Wednesday, July 1, 1863

Camp at Bear Creek 20 miles East of Vicksburg, Mississippi

General Grant is worried that Johnston’s army may try to cross the Big Black River south of the Railroad Bridge. Some activity with enemy cavalry has been reported at Hankinson’s Ferry. I received this message from General Grant:

NEAR Vicksburg, MISSISSIPPI, July 1, 1863
General SHERMAN:

The enemy have shown some force this side of the Black, at Hankinson’s Ferry. Ord sends out one brigade tonight to watch them. They may try a direction to the south of the city, with the view of drawing as much force in that direction as possible. I will let you know all that takes place as early as possible.

U.S. GRANT

I replied to General Grant:

HEADQUARTERS DEPARTMENT OF THE TENNESSEE,
July 1, 1863.

General GRANT: I am just in from a circuit. All is absolutely silent along Big Black River.

One of your best scouts, Tuttle, is just in from Bolton, where I sent him to see if he could learn if any part of Johnston’s army had passed south of the railroad; especially to watch the course of army wagons. He could see or hear nothing to show that a movement south was in progress. I will send him out to Auburn to-night.

Osterhaus watches Baldwin’s and Hall’s Ferries. It might be well to send a small force to the red church, between Warrenton and Hankinson’s, to make a show. My troops are in such a position that they could reach Noland or Whitaker in five hours. Big Bayou should be made impassable.

I am at one bridge, as high up as possible, shortening the neck between it and the branch (see your map), and I have a good road to run between the railroad, via Tiffin, Bovina, and Noland. I think Johnston may feint to the south, but do not think he will risk chances in the pocket of the Black River. Still, we must watch him close. I will have a scout out on an old road from Rocky Springs and Auburn, and can tell quickly if anything is afloat.

Everybody still reports a few rebel force at Mechanicsburg, Vernon, Brownsville, and Bolton. Militia collecting at Jackson. Johnston vibrating between Jackson and Canton.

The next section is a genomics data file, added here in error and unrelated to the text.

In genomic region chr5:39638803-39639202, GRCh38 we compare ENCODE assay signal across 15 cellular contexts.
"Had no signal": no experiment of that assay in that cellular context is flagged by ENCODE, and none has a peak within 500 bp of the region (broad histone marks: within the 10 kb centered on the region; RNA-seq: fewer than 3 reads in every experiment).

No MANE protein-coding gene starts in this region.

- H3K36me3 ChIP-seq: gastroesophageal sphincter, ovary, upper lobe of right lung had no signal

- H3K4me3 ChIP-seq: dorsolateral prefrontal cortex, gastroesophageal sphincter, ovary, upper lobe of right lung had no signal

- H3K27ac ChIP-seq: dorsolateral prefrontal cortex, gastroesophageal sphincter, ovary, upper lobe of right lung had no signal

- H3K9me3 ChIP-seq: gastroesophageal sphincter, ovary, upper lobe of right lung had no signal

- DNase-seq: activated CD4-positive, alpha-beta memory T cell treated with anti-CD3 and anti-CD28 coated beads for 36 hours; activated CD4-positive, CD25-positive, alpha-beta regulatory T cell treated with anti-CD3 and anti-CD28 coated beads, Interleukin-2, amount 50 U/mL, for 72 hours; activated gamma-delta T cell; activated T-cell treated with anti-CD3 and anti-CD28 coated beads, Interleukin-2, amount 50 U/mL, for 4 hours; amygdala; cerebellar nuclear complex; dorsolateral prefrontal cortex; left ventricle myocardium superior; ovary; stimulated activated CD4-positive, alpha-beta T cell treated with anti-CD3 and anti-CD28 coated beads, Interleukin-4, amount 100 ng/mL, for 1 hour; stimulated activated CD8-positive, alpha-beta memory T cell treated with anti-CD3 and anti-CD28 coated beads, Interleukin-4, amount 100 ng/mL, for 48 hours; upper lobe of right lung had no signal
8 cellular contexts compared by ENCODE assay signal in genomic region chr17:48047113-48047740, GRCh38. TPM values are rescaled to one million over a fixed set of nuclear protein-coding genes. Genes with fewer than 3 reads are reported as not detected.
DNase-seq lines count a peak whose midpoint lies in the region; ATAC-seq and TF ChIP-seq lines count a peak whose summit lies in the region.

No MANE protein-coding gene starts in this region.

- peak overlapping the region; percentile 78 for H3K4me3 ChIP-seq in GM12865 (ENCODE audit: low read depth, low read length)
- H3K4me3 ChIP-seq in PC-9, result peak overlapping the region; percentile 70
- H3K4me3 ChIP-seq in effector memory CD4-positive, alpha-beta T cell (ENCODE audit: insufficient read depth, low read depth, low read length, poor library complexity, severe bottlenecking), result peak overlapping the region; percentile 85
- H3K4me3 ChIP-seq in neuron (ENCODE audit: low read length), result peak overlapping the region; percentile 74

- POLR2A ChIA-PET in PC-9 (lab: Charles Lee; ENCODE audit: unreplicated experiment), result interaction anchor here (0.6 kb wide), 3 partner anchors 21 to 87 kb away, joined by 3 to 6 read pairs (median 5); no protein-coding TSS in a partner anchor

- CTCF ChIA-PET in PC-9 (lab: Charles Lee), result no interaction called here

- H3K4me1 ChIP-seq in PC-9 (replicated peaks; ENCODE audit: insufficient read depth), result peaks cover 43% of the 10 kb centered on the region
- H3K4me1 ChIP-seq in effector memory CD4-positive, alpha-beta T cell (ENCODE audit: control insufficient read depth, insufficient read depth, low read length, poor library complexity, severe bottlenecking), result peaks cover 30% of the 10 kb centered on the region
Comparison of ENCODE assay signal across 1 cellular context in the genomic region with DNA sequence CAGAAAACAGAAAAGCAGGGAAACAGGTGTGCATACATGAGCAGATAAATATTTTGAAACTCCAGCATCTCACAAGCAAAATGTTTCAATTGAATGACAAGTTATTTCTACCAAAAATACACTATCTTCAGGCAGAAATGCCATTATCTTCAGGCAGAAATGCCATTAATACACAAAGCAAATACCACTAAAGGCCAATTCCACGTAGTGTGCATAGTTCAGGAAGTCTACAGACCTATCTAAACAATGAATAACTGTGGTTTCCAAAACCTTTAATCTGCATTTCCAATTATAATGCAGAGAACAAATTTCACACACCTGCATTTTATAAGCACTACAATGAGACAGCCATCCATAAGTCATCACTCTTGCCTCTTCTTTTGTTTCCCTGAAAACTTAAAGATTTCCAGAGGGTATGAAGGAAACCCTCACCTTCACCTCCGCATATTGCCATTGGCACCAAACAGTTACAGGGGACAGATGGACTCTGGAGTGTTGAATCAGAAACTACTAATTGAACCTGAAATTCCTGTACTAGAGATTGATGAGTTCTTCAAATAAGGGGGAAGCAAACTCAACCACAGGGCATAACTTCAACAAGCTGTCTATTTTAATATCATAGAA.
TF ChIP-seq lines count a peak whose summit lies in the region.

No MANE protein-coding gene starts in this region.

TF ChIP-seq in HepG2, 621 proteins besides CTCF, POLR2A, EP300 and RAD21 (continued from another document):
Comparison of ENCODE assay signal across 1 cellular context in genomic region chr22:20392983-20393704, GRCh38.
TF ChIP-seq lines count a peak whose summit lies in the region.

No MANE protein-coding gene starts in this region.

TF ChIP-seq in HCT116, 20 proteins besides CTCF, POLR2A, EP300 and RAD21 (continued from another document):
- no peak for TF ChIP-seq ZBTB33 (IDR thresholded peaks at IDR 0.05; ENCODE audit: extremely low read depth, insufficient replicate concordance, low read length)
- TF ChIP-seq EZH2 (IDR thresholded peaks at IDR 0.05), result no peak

All well.
SHERMAN, Major-General

I have asked Tuttle to go to Hall Ferry in person and report the truth of the situation to me. It is important that we know Joe Johnston’s intentions.

JULY 1, 1863 2 p. m.
General OSTERHAUS:

General Grant supposes Johnston to be feeling around toward the lower ferries. I don’t think he will put his army in such a pocket. Yet it becomes us to leave nothing to conjecture. I want the bearer of this message, Tuttle, to go to your extreme picket, and there get a couple men to go with him, to the river near Hall’s Ferry, there to leave horses and the companions, and for Tuttle to go afoot up to the road about Auburn or Cayuga, to watch the road. If an army is passing or has passed, he can easily distinguish the fact by signs, or he may in his own way impersonate a straggler, and find out all from some farmer or negro. Please afford him every possible facility, as time is pressing. I have been along my front, and the silence and absence of an enemy is more ominous to me than the sharpshooting of Vicksburg. We must discover the whereabouts of our enemy positively. If scattered from Mechanicsburg to Vernon, Brownsville, Jackson, Canton, and Bolton, though good for concentration, it will take time. Please give Tuttle an order to your pickets, and, if necessary to facilitate his movements, let him have a fresh horse.

I am, with respect, your obedient servant,
W.T. SHERMAN

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